Seven days at Alcedo Volcano

Seven days at Alcedo Volcano Galapagos

Giant tortoises have disappeared from almost every corner of the world, and currently, they are the most threatened group of vertebrates according to El Comercio. Although it might sound bizarre, this kind of reptile once inhabited several continents. However, an IBS special issue corroborates the rapid decline of tortoises' population since the Pleistocene. Nowadays, we can only find them free on the Galapagos Islands and on the Aldaraba Archipelago. Human beings and the species we have introduced into their habitats are their main threats.

Biologists, park rangers, veterinarians and many others work for the conservation of the world's biggest land reptile. As part of the Galapagos Tortoise Movement Ecology Programme (GTMEP), eight people traveled to the Alcedo Volcano with the endeavor to gain a better grasp of this species' health. Ainoa Nieto Claudín, veterinarian and researcher of the Charles Darwin Research Station, invited me to be part of the team as a photographer. Through my camera, I wasn't only determined to document the programme efforts, but also decided to widen a conservation message taking this remote paradise as an example. Especially now that digital platforms have assumed significant roles in communicating and images convey through them.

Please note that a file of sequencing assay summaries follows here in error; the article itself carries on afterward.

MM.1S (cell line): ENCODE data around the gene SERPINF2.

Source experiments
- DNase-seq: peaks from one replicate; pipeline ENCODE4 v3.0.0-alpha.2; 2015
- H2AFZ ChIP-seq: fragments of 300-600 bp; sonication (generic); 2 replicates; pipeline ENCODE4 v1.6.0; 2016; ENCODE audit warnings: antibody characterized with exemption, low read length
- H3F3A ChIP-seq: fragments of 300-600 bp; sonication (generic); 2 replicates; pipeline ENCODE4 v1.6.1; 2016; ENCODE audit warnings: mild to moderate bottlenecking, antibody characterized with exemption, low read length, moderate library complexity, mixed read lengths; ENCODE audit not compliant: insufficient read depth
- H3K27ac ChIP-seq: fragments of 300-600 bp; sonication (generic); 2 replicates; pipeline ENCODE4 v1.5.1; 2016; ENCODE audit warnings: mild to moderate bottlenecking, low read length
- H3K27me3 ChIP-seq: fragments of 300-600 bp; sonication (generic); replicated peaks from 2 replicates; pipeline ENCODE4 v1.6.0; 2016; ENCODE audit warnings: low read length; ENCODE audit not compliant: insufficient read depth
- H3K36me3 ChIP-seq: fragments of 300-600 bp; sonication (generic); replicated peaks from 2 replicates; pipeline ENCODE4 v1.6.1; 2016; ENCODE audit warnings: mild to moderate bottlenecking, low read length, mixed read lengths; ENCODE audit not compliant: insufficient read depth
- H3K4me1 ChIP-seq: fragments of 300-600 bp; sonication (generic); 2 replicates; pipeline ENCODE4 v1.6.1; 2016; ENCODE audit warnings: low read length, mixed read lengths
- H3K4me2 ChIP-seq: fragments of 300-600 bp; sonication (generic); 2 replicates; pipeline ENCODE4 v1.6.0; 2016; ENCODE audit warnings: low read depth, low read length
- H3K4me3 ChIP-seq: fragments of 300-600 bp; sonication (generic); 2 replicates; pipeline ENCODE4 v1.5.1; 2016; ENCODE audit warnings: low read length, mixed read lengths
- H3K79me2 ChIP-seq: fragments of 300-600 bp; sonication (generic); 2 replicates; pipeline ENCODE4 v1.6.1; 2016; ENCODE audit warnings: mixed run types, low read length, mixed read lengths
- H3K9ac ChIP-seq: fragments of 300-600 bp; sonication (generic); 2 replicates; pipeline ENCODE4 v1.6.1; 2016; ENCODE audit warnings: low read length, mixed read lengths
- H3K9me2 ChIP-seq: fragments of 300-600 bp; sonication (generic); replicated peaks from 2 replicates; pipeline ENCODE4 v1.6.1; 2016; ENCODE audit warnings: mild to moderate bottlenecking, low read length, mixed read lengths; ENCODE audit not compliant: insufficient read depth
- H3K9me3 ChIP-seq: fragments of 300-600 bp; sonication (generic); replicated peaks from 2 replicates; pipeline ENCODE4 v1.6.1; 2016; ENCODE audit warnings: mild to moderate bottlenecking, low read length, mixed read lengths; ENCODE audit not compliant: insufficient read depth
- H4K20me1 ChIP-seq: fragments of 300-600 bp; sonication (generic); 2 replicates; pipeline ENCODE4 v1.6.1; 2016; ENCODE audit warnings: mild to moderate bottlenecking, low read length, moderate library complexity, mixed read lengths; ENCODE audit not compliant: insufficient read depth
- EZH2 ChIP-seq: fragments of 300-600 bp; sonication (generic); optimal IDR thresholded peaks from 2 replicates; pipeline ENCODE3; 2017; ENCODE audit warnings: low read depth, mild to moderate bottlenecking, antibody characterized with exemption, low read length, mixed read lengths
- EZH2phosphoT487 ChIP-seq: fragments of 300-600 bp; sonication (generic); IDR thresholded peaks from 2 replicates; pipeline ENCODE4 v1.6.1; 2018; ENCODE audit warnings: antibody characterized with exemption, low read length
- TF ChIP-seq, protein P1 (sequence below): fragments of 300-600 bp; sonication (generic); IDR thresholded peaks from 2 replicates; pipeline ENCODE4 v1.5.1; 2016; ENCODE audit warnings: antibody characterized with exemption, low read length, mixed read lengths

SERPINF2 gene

This expedition was led by Dr. Sharon L. Deem, director of the Institute for Conservation Medicine at the Saint Louis Zoo and member of the GTMEP. This program is a multi-institutional collaboration among the CDF, the Max Planck Institute of Ornithology, Galapagos National Park Directorate, Saint Louis Zoo Institute for Conservation Medicine, the Houston Zoo and the Galapagos Conservation Trust.

01.- THE TEAM

The team. Digital illustration
The team. Digital illustration: Joshua Vela, CDF.
The team. Digital illustration
The team. Digital illustration: Joshua Vela, CDF.

 

The team. Digital illustration
The team. Digital illustration: Joshua Vela, CDF.
The team. Digital illustration.
The team. Digital illustration: Joshua Vela, CDF.

02.- BACKGROUND

The expedition's aim consisted of taking thoroughgoing health samples of 70 giant tortoises of the Chelonoidis vandenburghi species, and furthermore, collect information of the past 11 tortoises that were tagged and have been tracked for the past 8 years. The purpose is to better understand this species' health that lives in a remote location and contrast the data with other tortoises that live within human-inhabited islands.

Movement patterns of Chelonoidis vandenburghi on Alcedo Volcano
Movement patterns of Chelonoidis vandenburghi on Alcedo Volcano. Map retrieved from www.movebank.org.

It was disturbing, as a Galapagueño, to learn the massive population decline of the species that gave the name to the archipelago. There used to be hundreds of thousands of giant tortoises back in the 1600s, and in the 1970 census, there were counted only 3,000 Galapagos tortoises. Today there are more than 26,000 individuals and Alcedo has been one of their most successful environments with around 8,000 tortoises. Its fame has spread tales of the volcano's ecological paradise. Some people are fascinated by their surreal landscapes, fauna, and it's been said that tortoises there are as big as Volkswagen Beatles.

 Chelonoidis pichirilus
Chelonoidis pichirilus. Digital Illustration: Joshua Vela, CDF.

03.- THE EXPEDITION

The expedition took place from the 17th until the 23rd of July of 2018.

Now, I'm going to share the expedition's chronicles through my photographs, illustrations, and extracts of my voyage diary's entries.